It is unusual with Watteau's paintings to have as complete - or as illustrious - a provenance as we have for La Surprise. After Hénin's death on 20 July 1724, the painting and its mate were acquired by Jean de Jullienne (1686-1766), who was systematically trying to buy up all of Watteau's paintings; Jullienne had La Surprise and L'Accord Parfait engraved in the early 1730s - where the prints are identified as 'tire du Cabinet de M. de Jullienne' - but he seems to have split the pair and sold them before 1756, as they do not appear in the manuscript catalogue of his collection drawn up in that year. La Surprise next appears, on its own, in the celebrated holdings of Ange-Laurent de La Live de Jully (1725-1779), who is today remembered for forming the first serious art collection dedicated to the encyclopedic display of French painting. Watteau's small panel is praised in the catalogue of his collection - published in 1764 and written by Mariette - as executed 'with a piquant touch and richly tinted with the colour of Rubens':
Une Pastorale de Watteau sur bois, de quartorze pouces de haut sur onze pouces de large. Ce tableau est d'une touche piquante & tient beaucoup de la couleur de Rubens. Le fonds est pur, clair et transparent, et n'a jamais poussé en noir comme ont fait une grande partie des tableaux de cet artiste. Celui-ci est gravé par Audran.
Despite such appreciations, the painting no longer belonged to La Live de Jully by 1770, when his collection was sold at auction.
La Surprise next came into the possession of the wealthy banker François-Michel Harenc de Presle (1710-1802), who had bought actively at a number of important auctions in the 1750s and 1760s, including those of Jullienne (1767) and La Live de Jully (1770). He lived in the Rue Sentier and his picture cabinet - ranked by Thiéry in 1787 as the eighth most important in Paris - was well-known to foreign dignitaries, including Horace Walpole, with whom he shared a correspondence.
As his health and eyesight dimmed, and his personal and financial security was threatened by the French Revolution, Harenc de Presle put his collection up for sale in Paris in April 1792 - 65 paintings, 33 drawings, and hundreds of lots of furniture, porcelain and miscellaneous objets de vertue, meticulously catalogued by the expert J.-B.-P. Le Brun - in an auction which never took place. Why the auction was cancelled is unknown (Burton Frederickson has attempted to reconstruct the events), but Harenc de Presle's complete collection seems to have been purchased intact at the time by François-Antoine Robit the Elder. Robit sold off some lesser items in 1795 (including all of the drawings), but retained the valuable paintings until 1800, when he too was obliged to sell his possessions. The catalogue for his auction, scheduled for 6 December 1800, was almost identical to the one Le Brun produced for Harenc de Presle eight years earlier, and it identifies the seller as Robit and the property as having come previously from the collection of Harenc de Presle. However, when the Robit sale, which was to include Watteau's painting, was postponed until 11-18 May 1801, a new team of experts was brought in to issue a new catalogue. Though it, too, was closely modeled on Le Brun's 1792 catalogue, the new experts, A.-J. Paillet and H. Delaroche, introduced one correction vital to our story: unlike the two previous catalogues, which precisely describe the subject of La Surprise, praise its many merits, and identify it as having been engraved by Audran, - but misidentify its support as canvas - Paillet and Delaroche accurately note that it is painted on a wooden panel, permitting us to conclude with certainty that it was, indeed, the present painting which passed from La Live de Jully to Harenc de Presle to Robit.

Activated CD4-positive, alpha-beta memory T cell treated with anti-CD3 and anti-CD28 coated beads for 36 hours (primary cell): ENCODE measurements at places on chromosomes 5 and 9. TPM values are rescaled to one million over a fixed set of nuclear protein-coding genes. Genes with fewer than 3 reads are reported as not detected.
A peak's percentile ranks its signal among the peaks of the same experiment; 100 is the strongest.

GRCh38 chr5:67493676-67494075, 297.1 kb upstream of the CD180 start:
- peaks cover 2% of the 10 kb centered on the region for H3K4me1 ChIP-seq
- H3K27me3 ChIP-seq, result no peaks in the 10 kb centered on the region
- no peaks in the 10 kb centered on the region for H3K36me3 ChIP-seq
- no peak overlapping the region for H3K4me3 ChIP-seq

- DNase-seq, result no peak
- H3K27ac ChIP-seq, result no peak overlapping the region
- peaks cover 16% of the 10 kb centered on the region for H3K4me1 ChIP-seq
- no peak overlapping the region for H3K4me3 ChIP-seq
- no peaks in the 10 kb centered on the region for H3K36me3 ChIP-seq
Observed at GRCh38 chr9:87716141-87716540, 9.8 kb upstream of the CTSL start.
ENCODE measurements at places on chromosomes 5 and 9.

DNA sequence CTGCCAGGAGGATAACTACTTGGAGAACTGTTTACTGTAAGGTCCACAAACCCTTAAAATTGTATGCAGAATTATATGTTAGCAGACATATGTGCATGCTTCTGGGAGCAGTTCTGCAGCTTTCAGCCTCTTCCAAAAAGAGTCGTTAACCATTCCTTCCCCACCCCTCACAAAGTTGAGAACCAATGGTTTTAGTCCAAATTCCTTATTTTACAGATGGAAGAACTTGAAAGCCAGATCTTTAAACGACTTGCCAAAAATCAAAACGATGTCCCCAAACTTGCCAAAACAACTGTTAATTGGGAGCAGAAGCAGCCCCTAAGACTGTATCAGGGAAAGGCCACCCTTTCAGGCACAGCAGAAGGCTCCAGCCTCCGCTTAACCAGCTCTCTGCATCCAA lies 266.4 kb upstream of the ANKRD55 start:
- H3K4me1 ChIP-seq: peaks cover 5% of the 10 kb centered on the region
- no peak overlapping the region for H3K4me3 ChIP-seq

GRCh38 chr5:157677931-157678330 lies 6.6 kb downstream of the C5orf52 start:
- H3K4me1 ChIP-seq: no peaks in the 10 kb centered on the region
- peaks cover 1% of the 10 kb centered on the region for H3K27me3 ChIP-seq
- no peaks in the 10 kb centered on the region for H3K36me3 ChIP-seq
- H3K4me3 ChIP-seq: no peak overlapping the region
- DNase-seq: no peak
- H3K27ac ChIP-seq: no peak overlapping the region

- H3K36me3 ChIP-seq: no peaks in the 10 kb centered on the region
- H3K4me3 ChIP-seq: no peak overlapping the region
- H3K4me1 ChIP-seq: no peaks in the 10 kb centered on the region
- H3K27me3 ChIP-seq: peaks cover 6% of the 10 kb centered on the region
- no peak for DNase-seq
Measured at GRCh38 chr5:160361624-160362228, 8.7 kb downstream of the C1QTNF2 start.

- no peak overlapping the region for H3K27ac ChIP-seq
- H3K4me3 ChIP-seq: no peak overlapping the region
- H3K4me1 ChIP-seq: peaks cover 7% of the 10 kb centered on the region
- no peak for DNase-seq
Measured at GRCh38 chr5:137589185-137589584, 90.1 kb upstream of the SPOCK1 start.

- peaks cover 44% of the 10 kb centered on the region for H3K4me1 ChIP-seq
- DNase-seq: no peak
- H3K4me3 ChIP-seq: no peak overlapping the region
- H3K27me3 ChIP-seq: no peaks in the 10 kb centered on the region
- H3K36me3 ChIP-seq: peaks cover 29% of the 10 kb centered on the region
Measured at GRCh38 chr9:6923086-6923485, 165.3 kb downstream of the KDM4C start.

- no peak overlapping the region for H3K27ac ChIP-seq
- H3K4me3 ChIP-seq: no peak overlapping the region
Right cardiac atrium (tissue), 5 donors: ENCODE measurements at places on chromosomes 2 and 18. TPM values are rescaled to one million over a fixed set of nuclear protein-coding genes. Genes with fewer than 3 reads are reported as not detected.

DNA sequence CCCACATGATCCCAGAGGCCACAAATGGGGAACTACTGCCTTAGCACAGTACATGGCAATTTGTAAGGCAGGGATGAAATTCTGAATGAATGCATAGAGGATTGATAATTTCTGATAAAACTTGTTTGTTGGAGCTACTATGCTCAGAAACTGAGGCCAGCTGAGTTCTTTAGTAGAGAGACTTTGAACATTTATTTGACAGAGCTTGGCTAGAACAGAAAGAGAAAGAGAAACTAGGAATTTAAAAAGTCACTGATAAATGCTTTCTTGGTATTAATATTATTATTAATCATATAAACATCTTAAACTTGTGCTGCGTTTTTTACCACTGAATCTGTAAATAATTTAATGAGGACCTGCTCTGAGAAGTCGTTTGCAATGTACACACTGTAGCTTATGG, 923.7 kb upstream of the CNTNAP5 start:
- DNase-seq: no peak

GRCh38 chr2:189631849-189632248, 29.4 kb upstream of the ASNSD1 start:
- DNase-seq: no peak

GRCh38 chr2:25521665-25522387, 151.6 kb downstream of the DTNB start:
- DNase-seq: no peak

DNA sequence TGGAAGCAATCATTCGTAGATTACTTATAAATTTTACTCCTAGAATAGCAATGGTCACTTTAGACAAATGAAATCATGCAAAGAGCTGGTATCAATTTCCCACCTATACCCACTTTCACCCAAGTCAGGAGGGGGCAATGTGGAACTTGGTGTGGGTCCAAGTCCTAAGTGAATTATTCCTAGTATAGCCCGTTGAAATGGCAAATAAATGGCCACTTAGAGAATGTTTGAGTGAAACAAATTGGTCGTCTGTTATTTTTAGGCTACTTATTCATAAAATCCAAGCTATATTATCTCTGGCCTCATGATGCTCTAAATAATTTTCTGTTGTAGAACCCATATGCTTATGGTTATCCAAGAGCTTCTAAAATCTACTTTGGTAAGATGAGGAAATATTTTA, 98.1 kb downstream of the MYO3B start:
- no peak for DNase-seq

After this, like many other paintings by Watteau, it found its way to England, and was almost certainly acquired by Lady Murray, the widow of General Sir John Murray, sometime before 1848, when it appears in her probate evaluation. It is not mentioned in her husband's similar evaluation of 1828, leading one to suppose that it was acquired sometime after his death. In her will, Lady Murray gave, among other pictures, 'A small musical conversation by Watteau' to The Trustees of the National Gallery. However in a letter dated 20 March 1849, Colonel George Saunders Thwaites, the Secretary to the Trustees, wrote to the executors that they 'cannot avail themselves of the offer of Lady Murray's executors with the conditions annexed to it...' and the paintings therefore became part of the residue of the estate which were subsequently bequeathed to a close friend in whose family it has remained to this day.
La Surprise is the most important work by Watteau to have been rediscovered in more than a generation. Its unexpected reappearance, in such a superb state of preservation, affords us the rare opportunity to see a masterpiece by the artist almost as his contemporaries did, in all its delicacy, energy and unconventional charm.
The painting will appear in the forthcoming catalogue raisonné of Watteau's painting by Alan Wintermute, currently in preparation.